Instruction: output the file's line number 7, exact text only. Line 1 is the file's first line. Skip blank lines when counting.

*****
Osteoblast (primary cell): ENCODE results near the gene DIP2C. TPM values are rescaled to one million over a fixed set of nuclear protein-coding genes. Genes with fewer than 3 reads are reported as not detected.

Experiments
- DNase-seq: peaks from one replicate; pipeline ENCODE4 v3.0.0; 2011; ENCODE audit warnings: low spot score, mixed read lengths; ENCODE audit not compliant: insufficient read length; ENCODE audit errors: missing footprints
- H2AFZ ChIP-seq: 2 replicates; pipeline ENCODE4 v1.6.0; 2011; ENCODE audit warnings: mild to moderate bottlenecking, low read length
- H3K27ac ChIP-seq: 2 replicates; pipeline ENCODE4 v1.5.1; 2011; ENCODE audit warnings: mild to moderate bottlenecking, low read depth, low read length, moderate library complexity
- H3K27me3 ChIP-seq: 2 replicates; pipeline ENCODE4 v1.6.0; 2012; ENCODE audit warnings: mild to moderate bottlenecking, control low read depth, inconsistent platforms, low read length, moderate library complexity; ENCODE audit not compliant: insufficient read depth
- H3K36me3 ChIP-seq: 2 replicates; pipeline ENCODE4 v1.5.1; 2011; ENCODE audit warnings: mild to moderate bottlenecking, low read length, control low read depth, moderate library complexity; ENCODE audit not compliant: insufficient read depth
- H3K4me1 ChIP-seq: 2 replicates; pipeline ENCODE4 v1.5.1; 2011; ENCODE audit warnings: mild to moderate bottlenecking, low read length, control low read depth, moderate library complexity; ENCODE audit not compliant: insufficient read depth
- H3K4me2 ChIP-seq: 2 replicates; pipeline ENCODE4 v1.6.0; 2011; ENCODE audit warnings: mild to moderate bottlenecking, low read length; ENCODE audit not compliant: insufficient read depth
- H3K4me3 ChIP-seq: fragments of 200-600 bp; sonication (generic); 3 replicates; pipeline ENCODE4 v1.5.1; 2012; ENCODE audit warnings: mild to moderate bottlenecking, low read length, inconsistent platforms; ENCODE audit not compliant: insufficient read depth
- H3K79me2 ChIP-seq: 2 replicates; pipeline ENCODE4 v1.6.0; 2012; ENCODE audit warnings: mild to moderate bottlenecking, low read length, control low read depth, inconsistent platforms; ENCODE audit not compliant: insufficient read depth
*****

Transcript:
- H3K36me3 ChIP-seq: 2 replicates; pipeline ENCODE4 v1.5.1; 2011; ENCODE audit warnings: mild to moderate bottlenecking, low read length, control low read depth, moderate library complexity; ENCODE audit not compliant: insufficient read depth